It’s amazing – and disappointing – how quickly PCs can become sluggish, unresponsive and unstable beasts. An entire industry has grown up around this, offering miracle cures in the guise of all-in-one programs that will restore your PC’s speed and stability with just a handful of clicks. PC Tools Performance Toolkit is one such tool or – more precisely – collection of tools, and the question is: is it more charlatan than magician? We installed the program on a sluggish PC to find out what it could do, whether it made any difference and asked ourselves if it was worth the money.
Installation is painless enough, and then Performance Toolkit helpfully updates itself and runs a scan for Registry errors, which is done by PC Tools Registry Mechanic, one of a number of tools installed as part of the main program, throwing up a dire warning about its findings. This is primarily a goad to purchase – it’s at this point you either enter your registration code, purchase the program or continue.
My eight years of dealing with reader queries for the likes of PC Answers and Microsoft Windows Magazine has left me wary about registry cleaning tools. The simple fact is I’ve yet to find one that can be trusted to only delete strictly unnecessary entries. Registry cleaners can just as easily introduce problems as fix them, and because you’re dealing with dozens if not hundreds of entries, finding the mistake can be difficult at the best of times, even if your tool made a backup in the first place.
Consequently we approached this part of the test with extreme care. Performance Toolkit found 85 “errors”, so we tried some alternatives to see what they came up with: Wise Registry Cleaner Free found 213 (202 of which it claimed could be removed safely), while CCleaner only found around 40. Who do you believe? We clicked Repair and the changes were made – although it didn’t mention it, Performance Toolkit does at least back up your Registry, so if you do run into strange problems, restoring this will help – you’ll find the option to do so from the Recover link.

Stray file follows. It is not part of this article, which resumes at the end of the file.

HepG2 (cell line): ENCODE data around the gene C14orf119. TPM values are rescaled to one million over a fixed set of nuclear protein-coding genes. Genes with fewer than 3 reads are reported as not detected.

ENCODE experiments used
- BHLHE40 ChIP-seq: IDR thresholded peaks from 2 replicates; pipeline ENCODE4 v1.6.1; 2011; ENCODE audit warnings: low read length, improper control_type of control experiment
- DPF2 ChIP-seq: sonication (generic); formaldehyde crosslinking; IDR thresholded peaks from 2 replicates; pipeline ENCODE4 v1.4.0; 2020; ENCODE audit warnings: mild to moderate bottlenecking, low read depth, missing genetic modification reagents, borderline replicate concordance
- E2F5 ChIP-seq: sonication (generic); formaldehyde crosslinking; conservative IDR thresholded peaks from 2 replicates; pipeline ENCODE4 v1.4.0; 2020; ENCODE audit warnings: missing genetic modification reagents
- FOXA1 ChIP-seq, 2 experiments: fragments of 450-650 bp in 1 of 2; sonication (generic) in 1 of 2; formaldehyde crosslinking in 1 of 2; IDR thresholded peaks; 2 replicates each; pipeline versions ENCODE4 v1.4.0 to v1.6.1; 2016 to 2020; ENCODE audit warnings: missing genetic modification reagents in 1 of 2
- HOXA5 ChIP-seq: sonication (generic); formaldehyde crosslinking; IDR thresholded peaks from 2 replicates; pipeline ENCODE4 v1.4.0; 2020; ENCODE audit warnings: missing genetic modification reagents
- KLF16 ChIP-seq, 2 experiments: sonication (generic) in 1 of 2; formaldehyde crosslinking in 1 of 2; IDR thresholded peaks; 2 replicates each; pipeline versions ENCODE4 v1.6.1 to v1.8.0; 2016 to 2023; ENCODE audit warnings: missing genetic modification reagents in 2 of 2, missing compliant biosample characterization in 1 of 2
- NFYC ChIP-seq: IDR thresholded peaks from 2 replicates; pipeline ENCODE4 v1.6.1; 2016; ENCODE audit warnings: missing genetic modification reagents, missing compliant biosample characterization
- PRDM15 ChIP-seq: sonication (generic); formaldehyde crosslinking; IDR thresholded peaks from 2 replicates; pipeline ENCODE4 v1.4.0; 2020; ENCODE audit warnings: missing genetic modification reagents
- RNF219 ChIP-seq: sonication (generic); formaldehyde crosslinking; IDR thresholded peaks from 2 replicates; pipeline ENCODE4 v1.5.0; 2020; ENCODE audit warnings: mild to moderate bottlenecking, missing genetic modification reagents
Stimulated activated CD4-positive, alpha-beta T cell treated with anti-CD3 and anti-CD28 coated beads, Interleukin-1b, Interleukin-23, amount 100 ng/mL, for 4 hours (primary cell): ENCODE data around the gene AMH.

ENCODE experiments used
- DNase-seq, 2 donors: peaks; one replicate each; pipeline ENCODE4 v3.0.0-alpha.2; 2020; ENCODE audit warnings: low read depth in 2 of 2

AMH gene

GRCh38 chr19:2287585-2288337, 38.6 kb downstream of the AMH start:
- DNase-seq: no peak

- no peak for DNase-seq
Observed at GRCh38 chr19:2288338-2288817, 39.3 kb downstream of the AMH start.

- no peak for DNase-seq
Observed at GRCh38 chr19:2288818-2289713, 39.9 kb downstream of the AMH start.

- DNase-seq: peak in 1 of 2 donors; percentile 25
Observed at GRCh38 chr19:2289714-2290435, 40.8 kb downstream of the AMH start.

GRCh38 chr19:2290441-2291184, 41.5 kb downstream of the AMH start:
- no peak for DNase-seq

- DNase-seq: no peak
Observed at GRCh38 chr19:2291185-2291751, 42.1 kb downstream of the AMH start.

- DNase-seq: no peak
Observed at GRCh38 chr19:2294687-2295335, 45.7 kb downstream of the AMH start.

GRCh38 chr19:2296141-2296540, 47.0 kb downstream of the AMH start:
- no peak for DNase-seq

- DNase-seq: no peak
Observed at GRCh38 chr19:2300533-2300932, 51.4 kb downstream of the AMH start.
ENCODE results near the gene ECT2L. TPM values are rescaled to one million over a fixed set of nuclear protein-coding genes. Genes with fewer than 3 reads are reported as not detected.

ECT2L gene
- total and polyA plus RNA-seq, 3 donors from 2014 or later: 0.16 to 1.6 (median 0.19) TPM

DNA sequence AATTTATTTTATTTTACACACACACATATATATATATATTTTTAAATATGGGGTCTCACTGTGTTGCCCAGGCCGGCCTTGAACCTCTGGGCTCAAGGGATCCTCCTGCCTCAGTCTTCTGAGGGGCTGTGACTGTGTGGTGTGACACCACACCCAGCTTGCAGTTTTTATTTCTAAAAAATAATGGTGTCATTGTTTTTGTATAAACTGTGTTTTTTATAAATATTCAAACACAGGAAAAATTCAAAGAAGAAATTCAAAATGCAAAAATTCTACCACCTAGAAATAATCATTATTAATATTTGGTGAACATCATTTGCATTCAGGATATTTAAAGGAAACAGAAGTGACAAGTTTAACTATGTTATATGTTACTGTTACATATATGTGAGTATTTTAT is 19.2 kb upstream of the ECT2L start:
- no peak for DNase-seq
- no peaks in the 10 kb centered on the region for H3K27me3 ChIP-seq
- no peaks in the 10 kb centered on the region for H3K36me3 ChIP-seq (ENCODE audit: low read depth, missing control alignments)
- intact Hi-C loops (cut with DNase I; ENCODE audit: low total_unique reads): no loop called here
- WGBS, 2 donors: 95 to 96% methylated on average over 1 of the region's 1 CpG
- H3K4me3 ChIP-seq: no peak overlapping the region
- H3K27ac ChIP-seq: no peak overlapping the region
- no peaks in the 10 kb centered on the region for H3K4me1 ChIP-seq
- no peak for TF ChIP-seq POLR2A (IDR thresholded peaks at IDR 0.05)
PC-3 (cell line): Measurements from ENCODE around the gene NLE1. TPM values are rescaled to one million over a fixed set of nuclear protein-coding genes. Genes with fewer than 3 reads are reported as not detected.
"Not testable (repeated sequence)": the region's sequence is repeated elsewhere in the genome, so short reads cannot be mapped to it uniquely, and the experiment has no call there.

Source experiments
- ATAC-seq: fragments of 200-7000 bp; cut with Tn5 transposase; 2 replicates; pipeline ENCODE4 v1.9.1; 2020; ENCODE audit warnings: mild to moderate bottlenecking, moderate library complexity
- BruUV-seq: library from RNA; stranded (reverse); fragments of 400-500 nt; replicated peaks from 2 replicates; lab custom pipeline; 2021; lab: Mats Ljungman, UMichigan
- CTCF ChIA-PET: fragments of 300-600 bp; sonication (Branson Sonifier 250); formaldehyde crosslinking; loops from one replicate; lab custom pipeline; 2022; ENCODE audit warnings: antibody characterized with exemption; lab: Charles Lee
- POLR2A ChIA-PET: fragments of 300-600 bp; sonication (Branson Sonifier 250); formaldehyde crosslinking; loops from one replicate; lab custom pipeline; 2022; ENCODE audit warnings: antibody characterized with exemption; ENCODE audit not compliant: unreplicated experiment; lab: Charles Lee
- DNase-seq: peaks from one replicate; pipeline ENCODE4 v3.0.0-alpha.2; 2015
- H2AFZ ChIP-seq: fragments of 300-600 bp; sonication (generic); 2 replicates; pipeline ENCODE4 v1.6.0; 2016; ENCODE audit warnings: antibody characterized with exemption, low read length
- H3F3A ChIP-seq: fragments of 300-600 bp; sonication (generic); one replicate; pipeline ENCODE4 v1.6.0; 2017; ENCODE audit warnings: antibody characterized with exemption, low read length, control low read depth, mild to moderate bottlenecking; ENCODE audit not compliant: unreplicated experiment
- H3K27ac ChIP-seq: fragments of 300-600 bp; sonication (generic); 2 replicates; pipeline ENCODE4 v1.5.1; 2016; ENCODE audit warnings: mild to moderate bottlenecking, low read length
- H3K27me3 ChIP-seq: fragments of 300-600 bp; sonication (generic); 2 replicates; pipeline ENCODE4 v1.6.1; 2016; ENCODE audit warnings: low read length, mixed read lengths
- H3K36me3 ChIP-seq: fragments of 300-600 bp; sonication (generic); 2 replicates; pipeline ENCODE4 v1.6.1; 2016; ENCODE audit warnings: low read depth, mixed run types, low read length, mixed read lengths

The program’s main interface offers a green “Start Scan” button, which offers a one-click fix to most of your problems – approach this with care, as it’ll clear all history from your computer, whether it’s your browser or recent documents list – and no, there’s no undo button available.
A more methodical approach would be to use all of the program’s tools one-by-one, enabling you to stay in full control of what gets cleaned or repaired. The program is divided into three broad sections: Optimise, Maintain, and Recover, all of which are accessible from the main screen. Click a category and list of associated tools will appear in the program’s main pane.
Optimise your computer
Performance Toolkit offers six “optimise” modules. The aforementioned Registry cleaner is one, alongside the option to Defragment your Registry. This is the option that actually makes Registry cleaning worthwhile from a performance point of view, as it compacts and defrags the Registry to make it smaller and that little bit quicker to access. A reboot is required, and we’d suggest making sure you have your Windows installation disc to hand in case something goes wrong and you need to access System Restore from the “Repair your computer” option on the disc (XP users don’t have this safety net, so it’s important you take a drive image instead).
Tuneup your Services gives you three buttons to choose from: Recommended, Minimal and Restore, which undoes either option you click. Recommended is worth trying to see if performance is improved, but Minimal is likely to introduce too many adverse side-effects.